Next i When a solution has been computed for the location of the aircraft, the position is compared in step 80 with the keyboard-entered desired flight path and a left/- right deviation from the desired flight path is determined. Moreover, the present position can be subtracted in step 84 from the terminal coordinate location to provide a range-to-go output, and eventually a terminate signal. The completion of these solutions operates to call the display routine in step 86 to display left/right deviation from the desired flight path line, range-tmgo', and finally termination of the preset flight path I. This information is delivered to the pilots flight indicator 40 shown in FIG. 2. While these position and related computations are being performed by the computer including the solving of the algorithm and the display routine, the airborne DME continues performing range measurements sequentially on the ground stations, and after each such measurement it flags its ready signal to the computer which then interrupts its own computations to read and store the DME range in memory.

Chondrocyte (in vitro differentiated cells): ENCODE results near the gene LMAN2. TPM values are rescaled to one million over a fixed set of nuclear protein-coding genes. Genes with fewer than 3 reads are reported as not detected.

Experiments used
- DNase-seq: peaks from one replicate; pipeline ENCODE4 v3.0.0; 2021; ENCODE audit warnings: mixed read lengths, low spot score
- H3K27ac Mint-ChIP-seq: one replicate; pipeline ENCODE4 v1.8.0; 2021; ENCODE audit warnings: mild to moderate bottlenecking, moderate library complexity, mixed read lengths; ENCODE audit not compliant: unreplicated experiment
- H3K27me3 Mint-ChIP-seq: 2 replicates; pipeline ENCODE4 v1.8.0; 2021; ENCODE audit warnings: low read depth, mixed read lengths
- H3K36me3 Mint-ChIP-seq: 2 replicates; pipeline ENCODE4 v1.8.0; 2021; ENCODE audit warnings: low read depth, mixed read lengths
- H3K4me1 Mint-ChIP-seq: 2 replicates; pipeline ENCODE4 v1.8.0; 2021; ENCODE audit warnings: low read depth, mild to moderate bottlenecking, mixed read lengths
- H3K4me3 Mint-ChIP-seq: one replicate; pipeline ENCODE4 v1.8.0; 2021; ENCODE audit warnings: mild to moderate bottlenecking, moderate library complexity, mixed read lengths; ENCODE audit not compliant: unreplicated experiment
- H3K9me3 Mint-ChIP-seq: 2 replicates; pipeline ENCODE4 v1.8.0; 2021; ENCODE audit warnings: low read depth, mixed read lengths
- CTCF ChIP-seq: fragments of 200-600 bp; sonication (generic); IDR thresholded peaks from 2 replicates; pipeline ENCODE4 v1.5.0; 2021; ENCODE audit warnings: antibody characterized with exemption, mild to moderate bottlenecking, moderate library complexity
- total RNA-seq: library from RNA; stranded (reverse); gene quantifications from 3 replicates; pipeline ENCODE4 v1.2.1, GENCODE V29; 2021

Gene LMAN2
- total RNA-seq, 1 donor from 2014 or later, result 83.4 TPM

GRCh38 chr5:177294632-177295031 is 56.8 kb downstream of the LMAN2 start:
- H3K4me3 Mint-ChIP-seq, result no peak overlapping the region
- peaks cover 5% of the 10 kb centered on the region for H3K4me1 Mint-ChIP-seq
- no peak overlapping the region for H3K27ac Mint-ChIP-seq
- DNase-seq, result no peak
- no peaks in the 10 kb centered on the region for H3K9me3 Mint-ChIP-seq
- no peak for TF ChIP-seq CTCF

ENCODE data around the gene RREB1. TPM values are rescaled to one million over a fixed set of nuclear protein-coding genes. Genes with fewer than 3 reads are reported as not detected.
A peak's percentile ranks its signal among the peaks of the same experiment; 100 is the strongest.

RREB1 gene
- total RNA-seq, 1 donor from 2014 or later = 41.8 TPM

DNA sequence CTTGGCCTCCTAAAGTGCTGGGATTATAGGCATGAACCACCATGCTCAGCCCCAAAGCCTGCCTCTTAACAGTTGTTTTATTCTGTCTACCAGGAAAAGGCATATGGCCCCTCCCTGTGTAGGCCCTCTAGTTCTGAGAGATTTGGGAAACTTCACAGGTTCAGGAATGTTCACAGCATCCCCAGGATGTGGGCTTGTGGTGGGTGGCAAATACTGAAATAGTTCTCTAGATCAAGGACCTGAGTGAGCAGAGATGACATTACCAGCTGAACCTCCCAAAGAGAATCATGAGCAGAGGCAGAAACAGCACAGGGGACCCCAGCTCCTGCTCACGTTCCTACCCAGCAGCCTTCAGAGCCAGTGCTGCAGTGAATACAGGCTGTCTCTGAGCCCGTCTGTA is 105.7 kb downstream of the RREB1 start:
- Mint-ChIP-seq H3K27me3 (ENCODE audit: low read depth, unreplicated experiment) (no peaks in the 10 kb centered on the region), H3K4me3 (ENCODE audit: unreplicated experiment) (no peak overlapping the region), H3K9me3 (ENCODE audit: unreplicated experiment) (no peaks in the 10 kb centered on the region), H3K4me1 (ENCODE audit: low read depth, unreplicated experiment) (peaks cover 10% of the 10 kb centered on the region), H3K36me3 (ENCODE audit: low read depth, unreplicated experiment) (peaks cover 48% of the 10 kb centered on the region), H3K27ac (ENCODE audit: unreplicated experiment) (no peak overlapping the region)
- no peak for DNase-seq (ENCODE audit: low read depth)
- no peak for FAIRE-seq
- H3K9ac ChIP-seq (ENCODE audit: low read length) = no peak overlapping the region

The present invention is not to be limited to the exact forms shown in the drawings, for obviously the system can be used to locate other types of vehicles, and other system changes may be made within the scope of the following claims.

We claim:

1. An improved system for the precision locating of aircraft with respect to multiple fixed ground stations each of which includes transponder distance measuring equipment (fixed DME) wherein each ground station is uniquely identifiable and selectible for interrogation to determine range thereto by cooperating distance measuring equipment (airborne DME) in participating aircraft, comprising in combination:

a. in a participating aircraft an airborne DME of the agile type having means which is rapidly adjustable to select any one of said uniquely identifiable ground stations;